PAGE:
Extraordinary Results from Ordinary Marketing

Extraordinary Results from Ordinary Marketing


Coca-Cola, Apple, IBM. These names need no explanation as these brands are considered some of the most powerful in the world. Interbrand lists them as the three best global brands for 2012.

And, rightly so. A brand can be defined as “a type of product manufactured by a company under a particular name,” but at its core, a brand is a promise.

For example, you know that each can of Coke you open will deliver the same refreshment and that each new Apple product that comes to market will delight. These are the promises these brands make – and to retain their brand values, must consistently deliver on. The brand Coca-Cola is currently valued at $77 billion.

Find your X-Factor

So, ensuring that your brand speaks to your potential customers is vital. Effective branding distinguishes your product from the rest of the wide range of products and services out there; it’s your X Factor.

Here are some key points to remember:

  • Consistency. Successful brands are built by consistently delivering on what they promise the customer. If your company’s brand promise is to “offer the best after-sales service” your business will rise or fall based on how successfully you are able to fulfill this each and every time they interact with your organisation.
  • Reliability. Is your product or service reliable? Will it do the job it’s meant to and if something goes wrong, will you address the issue for your customer?
  • First impressions. Customers often make judgements about brands or products based on feedback they receive from their friends and family. This means that for an entrepreneur it is vital to present your business or brand in the best possible light. The way you (and your product) look, sound and act, are a key part of branding and marketing.

Selling brand YOU

How well do you think you would be able to market yourself to a stranger? Do you have your ‘elevator speech’ prepared?

The so-called ‘elevator speech’ is an analogy that supposes you have just 10 seconds (the length of time it takes to travel up a flight in the elevator) to explain yourself or your business to a stranger or an important potential customer or contact.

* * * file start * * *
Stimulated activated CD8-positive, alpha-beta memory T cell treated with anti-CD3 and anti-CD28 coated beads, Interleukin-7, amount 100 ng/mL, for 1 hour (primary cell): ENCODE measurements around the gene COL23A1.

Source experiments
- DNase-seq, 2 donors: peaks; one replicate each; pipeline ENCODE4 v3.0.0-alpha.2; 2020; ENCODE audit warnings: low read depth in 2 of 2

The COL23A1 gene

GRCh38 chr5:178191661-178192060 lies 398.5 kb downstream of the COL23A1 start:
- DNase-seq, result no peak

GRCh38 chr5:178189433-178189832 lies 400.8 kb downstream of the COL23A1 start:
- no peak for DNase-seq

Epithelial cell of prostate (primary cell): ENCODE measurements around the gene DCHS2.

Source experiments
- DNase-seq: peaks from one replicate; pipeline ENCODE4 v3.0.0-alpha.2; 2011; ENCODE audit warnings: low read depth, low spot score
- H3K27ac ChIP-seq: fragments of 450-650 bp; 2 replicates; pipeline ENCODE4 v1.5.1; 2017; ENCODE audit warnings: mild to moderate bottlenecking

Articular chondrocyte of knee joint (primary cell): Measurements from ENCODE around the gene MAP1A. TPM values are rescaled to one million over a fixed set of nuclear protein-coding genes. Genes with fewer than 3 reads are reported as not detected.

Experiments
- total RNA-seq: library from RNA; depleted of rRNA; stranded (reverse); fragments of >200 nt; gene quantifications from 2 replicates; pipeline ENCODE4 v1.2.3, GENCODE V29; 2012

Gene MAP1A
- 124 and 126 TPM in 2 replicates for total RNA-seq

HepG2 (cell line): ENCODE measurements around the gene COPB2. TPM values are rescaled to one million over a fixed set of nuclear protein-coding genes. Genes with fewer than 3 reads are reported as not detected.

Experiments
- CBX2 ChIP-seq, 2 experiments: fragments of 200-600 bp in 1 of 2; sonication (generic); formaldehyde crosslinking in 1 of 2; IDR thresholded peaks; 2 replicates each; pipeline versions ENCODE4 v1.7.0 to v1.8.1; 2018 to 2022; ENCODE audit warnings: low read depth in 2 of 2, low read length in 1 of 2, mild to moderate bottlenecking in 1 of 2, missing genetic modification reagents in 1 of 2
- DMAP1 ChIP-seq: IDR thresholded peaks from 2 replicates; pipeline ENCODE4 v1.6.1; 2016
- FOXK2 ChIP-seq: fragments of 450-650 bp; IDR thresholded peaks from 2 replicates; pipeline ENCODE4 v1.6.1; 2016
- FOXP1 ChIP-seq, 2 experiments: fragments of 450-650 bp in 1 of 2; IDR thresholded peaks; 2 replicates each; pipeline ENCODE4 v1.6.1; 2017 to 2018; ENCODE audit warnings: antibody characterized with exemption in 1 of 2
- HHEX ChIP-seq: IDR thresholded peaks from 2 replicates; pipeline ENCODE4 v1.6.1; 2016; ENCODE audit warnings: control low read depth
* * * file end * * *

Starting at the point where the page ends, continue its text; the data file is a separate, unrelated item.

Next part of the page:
To develop a successful elevator speech you must know your x-factor or unique selling point and be able to clarify your niche market.  In your speech unpack what problems you solve for others, what kind of problems they are and how you would go about solving them.

You should also share a few examples because this helps to clearly illustrate what you are saying.  Include words such as ‘I am’, ‘I do’, and ‘So that’ to show confidence in your pitch when delivering it to the other person.  And always remember the key is to focus on the needs of the other person.

Part of being an entrepreneur requires you to be able to market yourself and create interest in your brand.  Key to the longevity of both your business and your brand is the belief in your brand and importantly, the ability to market and sell it to the next person.

Eleanor Scott
Eleanor Scott is the executive mentor at The Hope Factory, an established Enterprise Development organisation associated with the South African Institute of Chartered Accountants (SAICA). She has spent the past 20 years developing entrepreneurs in the field of Early Childhood Education and the Wellness industry. For more information visit www.thehopefactory.co.za